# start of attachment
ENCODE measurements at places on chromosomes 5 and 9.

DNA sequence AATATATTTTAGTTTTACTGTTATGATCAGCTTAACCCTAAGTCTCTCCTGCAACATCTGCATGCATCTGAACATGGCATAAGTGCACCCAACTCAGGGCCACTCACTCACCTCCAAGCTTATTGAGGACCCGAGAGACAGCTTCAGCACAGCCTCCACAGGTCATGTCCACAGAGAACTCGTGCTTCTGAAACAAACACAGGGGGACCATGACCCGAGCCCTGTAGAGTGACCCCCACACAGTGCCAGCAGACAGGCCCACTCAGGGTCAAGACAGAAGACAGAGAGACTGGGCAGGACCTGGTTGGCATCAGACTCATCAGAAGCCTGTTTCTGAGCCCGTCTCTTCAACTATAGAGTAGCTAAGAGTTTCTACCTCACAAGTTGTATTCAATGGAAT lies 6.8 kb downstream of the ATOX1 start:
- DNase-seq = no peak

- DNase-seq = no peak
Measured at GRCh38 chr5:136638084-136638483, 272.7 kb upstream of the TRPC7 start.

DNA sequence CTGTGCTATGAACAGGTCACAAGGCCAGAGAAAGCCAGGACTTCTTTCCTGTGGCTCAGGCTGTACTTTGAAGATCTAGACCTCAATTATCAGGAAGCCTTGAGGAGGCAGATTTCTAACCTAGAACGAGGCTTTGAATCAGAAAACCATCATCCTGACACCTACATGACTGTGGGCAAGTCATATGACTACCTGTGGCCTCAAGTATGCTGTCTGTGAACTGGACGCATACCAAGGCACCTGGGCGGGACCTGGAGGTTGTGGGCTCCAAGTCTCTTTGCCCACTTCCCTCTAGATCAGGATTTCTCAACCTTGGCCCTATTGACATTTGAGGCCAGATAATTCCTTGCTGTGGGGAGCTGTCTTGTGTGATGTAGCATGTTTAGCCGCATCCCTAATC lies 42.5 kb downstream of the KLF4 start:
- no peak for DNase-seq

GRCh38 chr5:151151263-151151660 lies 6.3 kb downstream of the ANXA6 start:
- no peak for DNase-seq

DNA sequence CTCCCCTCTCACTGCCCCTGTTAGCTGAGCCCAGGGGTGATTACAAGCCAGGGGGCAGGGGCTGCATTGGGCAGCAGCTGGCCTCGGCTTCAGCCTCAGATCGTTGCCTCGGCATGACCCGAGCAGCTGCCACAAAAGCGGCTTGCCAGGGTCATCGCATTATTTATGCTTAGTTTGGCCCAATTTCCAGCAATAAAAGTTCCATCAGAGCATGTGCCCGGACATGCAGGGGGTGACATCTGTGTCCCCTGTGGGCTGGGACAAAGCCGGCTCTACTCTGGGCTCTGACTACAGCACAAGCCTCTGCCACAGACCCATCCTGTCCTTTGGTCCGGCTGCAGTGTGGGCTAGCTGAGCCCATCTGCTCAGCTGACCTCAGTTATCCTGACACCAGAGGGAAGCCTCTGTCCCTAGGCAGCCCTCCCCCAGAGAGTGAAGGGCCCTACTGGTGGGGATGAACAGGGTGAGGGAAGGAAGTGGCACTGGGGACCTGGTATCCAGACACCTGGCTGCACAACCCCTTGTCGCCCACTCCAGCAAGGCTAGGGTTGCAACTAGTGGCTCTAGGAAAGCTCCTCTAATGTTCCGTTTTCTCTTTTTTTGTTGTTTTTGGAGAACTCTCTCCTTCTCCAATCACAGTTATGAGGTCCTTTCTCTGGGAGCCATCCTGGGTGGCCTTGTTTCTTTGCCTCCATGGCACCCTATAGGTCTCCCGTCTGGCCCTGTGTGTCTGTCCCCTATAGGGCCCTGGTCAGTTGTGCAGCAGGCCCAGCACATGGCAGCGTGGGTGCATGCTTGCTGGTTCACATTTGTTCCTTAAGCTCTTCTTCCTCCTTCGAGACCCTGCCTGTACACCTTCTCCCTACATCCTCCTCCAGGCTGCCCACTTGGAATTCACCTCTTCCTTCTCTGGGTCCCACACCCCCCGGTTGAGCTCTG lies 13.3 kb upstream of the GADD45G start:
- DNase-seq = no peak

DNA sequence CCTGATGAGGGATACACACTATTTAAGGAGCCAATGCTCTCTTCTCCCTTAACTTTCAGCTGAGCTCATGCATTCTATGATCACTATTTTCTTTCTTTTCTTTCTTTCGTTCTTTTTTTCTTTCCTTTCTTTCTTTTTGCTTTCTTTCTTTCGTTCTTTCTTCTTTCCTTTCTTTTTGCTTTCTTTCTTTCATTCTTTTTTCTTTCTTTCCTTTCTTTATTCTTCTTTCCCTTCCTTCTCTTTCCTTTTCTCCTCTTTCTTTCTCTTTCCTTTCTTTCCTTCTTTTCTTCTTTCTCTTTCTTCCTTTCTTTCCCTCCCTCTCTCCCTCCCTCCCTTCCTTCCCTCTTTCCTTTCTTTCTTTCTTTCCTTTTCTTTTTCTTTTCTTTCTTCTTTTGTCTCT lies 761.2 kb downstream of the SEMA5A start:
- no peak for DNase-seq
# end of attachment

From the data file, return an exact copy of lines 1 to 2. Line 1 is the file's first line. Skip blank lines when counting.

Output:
ENCODE measurements at places on chromosomes 5 and 9.

DNA sequence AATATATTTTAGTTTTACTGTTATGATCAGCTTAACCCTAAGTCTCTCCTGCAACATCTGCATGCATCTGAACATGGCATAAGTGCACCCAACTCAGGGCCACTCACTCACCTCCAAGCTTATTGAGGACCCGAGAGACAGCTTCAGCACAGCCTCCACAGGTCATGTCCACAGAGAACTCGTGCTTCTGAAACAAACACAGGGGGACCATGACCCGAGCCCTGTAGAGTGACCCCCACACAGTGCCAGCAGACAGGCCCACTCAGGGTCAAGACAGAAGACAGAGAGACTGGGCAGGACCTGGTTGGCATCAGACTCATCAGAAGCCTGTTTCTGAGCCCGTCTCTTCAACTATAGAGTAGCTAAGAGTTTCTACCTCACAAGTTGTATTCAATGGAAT lies 6.8 kb downstream of the ATOX1 start: